Abstract

For a given illumination source brightness, the transmitted flux of common single-aperture projection optics scales with all three system dimensions, thus preventing the realization of slim devices along with a high lumen output. In this article we introduce a multichannel approach, called “array projector,” which breaks this constraint, thus enabling the realization of ultraslim but high flux systems with inherent homogenization for still image content. The concept is based on regular two-dimensional arrangements of absorbing object structures and projective microlenses superposing their individual images on the screen. After deriving first-order scaling laws for the multichannel projector in contrast to common single-aperture optics, specification of system parameters is shown considering aberrations of a single-channel and collective effects of the array. The technological realization of a sample system is shown and characterized in terms of modulation transfer, homogeneity, depth of focus and flux.

© 2012 Optical Society of America

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References

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  1. W. J. Smith, Modern Optical Engineering (McGraw-Hill, 2007).
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    [CrossRef]
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    [CrossRef]
  5. Duparre P. Dannberg, P. Schreiber, A. Bräuer, and A. Tünnermann, “Thin compound-eye camera,” Appl. Opt. 44, 2949–2956 (2005).
    [CrossRef]
  6. A. Brückner, J. Duparré, P. Dannberg, R. Leitel, and A. Bräuer, “Driving micro-optical imaging systems towards miniature camera applications,” Proc. SPIE 7716, 77160J-1–77160J-11 (2010).
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    [CrossRef]
  10. P. Schreiber, S. Kudaev, P. Dannberg, and U. D. Zeitner, “Homogeneous LED-illumination using microlens arrays,” Proc. SPIE 5942, 59420K-1–59420K-9 (2005).
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    [CrossRef]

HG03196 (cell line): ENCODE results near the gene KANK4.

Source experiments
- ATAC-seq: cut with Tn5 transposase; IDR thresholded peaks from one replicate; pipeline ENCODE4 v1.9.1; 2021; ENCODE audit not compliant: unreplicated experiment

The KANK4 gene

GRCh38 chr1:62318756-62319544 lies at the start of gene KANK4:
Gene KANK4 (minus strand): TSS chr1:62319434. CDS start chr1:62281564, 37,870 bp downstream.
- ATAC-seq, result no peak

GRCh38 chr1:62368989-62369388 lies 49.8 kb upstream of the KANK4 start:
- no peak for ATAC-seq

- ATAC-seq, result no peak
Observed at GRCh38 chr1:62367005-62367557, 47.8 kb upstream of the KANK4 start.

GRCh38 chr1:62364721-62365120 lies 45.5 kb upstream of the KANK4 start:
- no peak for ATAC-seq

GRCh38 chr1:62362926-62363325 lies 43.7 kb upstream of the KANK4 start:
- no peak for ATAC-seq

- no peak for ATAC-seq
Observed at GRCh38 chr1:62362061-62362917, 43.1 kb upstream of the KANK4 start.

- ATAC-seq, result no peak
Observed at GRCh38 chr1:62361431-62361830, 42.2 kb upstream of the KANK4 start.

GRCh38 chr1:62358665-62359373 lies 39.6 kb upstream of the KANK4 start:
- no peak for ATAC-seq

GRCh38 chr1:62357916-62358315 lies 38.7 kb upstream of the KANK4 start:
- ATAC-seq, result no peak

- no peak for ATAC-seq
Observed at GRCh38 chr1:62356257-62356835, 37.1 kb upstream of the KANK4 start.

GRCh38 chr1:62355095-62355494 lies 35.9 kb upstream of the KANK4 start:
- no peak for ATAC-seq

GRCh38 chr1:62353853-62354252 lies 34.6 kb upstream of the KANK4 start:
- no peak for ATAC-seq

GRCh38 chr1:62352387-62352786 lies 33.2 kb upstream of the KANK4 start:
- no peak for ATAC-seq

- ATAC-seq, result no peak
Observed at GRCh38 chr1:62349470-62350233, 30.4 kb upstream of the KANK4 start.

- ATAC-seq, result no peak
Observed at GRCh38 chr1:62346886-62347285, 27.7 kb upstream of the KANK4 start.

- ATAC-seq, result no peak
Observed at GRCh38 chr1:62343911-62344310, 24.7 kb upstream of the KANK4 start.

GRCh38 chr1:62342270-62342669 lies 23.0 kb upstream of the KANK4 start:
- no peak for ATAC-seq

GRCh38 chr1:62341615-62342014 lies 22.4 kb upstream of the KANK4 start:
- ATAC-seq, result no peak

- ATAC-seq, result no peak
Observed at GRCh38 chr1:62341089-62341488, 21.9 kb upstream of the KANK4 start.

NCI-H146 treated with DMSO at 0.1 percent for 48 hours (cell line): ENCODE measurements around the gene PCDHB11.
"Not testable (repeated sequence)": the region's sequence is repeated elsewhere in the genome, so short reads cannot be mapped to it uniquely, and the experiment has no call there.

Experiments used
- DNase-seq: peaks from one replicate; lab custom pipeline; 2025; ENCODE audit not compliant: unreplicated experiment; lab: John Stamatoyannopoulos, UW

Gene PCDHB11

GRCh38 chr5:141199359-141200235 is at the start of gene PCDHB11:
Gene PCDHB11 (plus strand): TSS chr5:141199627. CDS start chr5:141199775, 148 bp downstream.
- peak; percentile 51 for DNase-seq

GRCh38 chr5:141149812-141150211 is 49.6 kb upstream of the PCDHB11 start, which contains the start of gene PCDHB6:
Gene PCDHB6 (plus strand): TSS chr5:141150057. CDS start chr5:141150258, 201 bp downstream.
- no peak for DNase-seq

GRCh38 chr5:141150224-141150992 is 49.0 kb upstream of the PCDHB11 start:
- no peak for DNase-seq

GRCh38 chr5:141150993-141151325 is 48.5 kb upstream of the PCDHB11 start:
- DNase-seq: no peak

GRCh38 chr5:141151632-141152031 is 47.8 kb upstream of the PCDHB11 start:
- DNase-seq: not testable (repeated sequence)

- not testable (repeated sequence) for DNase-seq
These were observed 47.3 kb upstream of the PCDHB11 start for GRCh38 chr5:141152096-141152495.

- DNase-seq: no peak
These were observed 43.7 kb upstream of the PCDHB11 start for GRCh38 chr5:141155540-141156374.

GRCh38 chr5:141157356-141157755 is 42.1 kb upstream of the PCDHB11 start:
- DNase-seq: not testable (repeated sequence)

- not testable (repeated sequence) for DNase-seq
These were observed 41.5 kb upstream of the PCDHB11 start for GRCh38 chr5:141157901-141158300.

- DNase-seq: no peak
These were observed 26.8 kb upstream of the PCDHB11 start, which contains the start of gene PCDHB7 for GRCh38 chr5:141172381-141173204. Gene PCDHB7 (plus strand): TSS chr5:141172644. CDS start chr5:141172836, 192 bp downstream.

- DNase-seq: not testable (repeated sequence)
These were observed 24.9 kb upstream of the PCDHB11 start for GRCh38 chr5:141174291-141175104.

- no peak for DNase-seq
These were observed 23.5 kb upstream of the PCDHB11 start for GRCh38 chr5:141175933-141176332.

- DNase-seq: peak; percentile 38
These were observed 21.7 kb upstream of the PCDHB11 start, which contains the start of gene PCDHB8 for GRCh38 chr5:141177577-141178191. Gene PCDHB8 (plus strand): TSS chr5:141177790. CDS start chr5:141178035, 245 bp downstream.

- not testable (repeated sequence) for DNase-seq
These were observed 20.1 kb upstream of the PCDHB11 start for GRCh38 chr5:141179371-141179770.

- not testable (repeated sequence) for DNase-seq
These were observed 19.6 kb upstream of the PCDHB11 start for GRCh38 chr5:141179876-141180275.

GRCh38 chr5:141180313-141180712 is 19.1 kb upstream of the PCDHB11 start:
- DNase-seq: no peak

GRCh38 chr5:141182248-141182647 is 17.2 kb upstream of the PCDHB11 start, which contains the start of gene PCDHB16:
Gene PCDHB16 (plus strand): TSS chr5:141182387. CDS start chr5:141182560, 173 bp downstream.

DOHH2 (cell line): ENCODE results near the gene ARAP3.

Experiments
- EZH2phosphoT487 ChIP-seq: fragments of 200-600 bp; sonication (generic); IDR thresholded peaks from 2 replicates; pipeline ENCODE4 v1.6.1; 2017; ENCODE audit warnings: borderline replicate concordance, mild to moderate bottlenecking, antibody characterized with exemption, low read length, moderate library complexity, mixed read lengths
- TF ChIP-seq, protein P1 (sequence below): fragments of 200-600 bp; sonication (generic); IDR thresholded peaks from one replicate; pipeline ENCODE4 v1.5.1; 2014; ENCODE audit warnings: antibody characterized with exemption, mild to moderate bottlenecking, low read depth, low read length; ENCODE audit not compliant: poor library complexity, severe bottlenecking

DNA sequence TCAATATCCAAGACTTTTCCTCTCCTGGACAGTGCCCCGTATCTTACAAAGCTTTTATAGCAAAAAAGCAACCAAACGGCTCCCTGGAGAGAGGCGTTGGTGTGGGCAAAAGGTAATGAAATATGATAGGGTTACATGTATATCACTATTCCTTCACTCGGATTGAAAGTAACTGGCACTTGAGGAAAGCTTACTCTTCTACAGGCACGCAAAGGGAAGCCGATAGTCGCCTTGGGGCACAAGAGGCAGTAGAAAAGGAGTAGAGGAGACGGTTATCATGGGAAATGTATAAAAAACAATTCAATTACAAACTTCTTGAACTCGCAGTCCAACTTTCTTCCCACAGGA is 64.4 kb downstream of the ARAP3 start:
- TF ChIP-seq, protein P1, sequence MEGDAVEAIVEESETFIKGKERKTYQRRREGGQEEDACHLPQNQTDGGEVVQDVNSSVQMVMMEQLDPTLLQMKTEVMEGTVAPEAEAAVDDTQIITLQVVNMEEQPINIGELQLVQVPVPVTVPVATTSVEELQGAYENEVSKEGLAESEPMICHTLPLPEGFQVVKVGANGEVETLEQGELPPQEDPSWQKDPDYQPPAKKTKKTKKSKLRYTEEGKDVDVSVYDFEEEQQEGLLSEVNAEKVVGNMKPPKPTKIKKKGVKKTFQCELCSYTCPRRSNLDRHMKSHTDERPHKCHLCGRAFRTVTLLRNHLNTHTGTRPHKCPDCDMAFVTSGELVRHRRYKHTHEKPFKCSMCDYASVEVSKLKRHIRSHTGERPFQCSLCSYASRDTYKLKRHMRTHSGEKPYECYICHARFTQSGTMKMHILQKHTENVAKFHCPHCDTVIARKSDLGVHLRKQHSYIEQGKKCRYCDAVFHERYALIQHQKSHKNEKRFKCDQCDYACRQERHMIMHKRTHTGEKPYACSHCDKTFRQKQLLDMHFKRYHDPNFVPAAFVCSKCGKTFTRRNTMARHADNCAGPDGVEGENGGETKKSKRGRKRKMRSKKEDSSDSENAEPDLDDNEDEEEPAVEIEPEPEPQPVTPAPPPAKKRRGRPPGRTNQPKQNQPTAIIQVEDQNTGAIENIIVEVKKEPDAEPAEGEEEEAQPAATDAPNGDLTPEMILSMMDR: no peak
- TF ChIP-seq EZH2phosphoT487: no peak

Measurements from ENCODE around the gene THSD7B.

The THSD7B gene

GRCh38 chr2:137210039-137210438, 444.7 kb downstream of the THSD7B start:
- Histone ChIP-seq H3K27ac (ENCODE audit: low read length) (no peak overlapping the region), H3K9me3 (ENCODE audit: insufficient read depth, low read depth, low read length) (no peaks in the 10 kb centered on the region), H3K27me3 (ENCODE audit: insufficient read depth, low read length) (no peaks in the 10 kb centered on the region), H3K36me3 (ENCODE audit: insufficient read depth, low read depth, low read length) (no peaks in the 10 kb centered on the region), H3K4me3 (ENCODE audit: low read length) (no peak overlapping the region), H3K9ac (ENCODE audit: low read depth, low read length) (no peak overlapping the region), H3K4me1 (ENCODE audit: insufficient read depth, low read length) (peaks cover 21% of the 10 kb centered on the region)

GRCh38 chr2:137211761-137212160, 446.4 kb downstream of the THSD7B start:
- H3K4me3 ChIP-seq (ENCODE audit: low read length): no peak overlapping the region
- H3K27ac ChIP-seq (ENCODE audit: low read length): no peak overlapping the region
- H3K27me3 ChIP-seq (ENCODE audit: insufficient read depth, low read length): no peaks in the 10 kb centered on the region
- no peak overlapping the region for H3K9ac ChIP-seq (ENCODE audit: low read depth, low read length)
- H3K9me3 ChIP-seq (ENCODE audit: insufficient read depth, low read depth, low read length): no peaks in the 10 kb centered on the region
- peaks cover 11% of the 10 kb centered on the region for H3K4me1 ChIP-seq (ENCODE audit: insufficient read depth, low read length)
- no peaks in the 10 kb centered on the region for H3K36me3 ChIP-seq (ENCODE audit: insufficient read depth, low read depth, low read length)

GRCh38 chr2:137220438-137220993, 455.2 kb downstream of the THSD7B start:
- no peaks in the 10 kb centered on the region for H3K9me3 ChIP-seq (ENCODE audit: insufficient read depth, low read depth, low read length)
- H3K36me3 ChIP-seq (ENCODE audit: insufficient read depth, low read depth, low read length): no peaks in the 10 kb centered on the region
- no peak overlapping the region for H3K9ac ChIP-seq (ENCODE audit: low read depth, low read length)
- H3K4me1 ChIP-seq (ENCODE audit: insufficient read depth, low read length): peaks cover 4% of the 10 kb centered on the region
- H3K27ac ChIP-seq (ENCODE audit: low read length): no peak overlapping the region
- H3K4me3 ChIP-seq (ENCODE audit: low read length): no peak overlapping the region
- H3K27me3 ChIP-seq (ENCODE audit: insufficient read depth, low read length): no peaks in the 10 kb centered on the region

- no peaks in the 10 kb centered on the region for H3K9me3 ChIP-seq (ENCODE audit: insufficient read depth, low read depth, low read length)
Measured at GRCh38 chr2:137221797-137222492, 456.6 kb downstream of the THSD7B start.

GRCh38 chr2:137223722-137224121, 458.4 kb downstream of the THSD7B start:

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    [CrossRef]
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  17. Z. D. Popovich, R. A. Sprague, and G. A. N. Conell, “Technique for monolithic fabrication of microlens arrays,” Appl. Opt. 27, 1281–1284 (1988).
    [CrossRef]
  18. D. Daly, R. F. Stevens, M. C. Hutley, and N. Davies, “The manufacture of microlenses by melting photoresist,” Meas. Sci. Technol. 1, 759–766 (1990).
    [CrossRef]
  19. P. Dannberg, G. Mann, L. Wagner, and A. Bräuer, “Polymer UV-moulding for micro-optical systems and O/E integration,” Proc. SPIE 4179, 137–145 (2000).
    [CrossRef]

2011 (1)

2010 (2)

A. Brückner, J. Duparré, P. Dannberg, R. Leitel, and A. Bräuer, “Driving micro-optical imaging systems towards miniature camera applications,” Proc. SPIE 7716, 77160J-1–77160J-11 (2010).

M. Sieler, P. Schreiber, P. Dannberg, and A. Bräuer, “Array projection optics: multi-channel design for ultra slim projectors,” Proc. SPIE 7716, 77161A-1–77161A-10 (2010).

2008 (2)

2007 (1)

E. Geissler, “Meeting the challenges of developing LED-based projection display,” Proc. SPIE 6196, 616901–616912 (2007).

2006 (1)

U. D. Zeitner and E.-B. Kley, “Advanced lithography for micro-optics,” Proc. SPIE 6290, 629009-1–629009–8 (2006).

2005 (3)

D.-H. Shin, E.-S. Kim, and B. Lee, “Computational reconstruction technique of three-dimensional object in integral imaging using a lenslet array,” Jpn. J. Appl. Phys. 44, 8016–8018 (2005).
[CrossRef]

P. Schreiber, S. Kudaev, P. Dannberg, and U. D. Zeitner, “Homogeneous LED-illumination using microlens arrays,” Proc. SPIE 5942, 59420K-1–59420K-9 (2005).

Duparre P. Dannberg, P. Schreiber, A. Bräuer, and A. Tünnermann, “Thin compound-eye camera,” Appl. Opt. 44, 2949–2956 (2005).
[CrossRef]

2000 (1)

P. Dannberg, G. Mann, L. Wagner, and A. Bräuer, “Polymer UV-moulding for micro-optical systems and O/E integration,” Proc. SPIE 4179, 137–145 (2000).
[CrossRef]

1998 (1)

H. Kamal, R. Völkel, and J. Alda, “Properties of moiré magnifiers,” Opt. Eng. 37, 3007 (1998).
[CrossRef]

1990 (1)

D. Daly, R. F. Stevens, M. C. Hutley, and N. Davies, “The manufacture of microlenses by melting photoresist,” Meas. Sci. Technol. 1, 759–766 (1990).
[CrossRef]

1988 (1)

1908 (1)